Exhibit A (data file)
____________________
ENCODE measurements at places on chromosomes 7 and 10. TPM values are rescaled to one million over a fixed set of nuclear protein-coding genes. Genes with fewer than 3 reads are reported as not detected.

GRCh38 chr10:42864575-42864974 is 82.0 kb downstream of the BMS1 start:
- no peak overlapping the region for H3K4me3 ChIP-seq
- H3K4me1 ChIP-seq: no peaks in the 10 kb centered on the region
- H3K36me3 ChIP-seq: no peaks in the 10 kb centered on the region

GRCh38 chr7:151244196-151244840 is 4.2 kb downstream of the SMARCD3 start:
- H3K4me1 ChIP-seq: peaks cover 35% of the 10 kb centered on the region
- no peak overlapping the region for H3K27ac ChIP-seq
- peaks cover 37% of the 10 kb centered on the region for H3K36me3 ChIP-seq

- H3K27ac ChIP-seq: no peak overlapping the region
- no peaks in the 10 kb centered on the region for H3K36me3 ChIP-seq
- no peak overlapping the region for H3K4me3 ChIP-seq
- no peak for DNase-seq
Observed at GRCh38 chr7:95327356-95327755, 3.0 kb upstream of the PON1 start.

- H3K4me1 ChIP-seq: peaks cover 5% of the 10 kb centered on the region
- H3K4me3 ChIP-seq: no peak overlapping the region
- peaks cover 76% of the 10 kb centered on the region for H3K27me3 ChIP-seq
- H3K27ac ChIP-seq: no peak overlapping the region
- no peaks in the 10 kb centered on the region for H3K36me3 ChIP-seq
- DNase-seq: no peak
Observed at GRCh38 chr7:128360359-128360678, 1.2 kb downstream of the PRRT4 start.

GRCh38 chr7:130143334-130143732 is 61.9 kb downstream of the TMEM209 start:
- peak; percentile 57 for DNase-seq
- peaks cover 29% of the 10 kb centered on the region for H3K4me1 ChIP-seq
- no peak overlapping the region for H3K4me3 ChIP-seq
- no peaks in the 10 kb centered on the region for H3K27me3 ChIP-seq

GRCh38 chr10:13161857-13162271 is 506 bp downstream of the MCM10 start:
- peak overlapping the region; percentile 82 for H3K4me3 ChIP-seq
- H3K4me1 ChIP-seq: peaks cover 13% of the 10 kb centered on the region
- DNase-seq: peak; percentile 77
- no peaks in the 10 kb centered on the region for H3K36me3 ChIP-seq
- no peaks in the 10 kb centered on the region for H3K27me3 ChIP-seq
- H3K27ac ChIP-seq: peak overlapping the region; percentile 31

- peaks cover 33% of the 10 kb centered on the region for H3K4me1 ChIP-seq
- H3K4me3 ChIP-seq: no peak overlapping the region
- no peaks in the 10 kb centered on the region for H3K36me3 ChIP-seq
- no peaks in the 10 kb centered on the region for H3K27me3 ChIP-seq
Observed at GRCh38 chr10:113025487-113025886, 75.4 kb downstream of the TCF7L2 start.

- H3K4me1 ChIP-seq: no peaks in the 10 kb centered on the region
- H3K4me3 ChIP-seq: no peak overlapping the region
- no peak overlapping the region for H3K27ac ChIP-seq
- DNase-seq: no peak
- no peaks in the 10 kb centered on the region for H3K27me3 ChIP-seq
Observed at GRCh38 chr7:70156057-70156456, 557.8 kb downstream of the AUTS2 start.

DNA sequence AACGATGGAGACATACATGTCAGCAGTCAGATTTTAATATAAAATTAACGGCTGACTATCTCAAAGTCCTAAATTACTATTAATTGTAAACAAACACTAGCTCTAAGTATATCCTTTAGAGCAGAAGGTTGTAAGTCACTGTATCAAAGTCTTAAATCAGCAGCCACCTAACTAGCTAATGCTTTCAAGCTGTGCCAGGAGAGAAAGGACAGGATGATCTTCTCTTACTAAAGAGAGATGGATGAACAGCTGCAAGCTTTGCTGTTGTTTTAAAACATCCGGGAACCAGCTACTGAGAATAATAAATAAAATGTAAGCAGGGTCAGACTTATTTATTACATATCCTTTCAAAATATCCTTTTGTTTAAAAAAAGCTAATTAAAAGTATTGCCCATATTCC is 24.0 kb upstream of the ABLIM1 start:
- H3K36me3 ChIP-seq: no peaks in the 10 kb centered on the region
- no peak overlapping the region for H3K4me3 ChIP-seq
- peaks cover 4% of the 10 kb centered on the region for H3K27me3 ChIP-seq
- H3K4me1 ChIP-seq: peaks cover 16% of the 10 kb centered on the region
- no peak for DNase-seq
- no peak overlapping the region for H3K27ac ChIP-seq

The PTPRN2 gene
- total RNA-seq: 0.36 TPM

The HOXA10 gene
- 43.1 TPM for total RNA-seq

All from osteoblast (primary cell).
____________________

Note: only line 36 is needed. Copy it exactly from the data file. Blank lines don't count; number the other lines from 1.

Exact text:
- no peaks in the 10 kb centered on the region for H3K36me3 ChIP-seq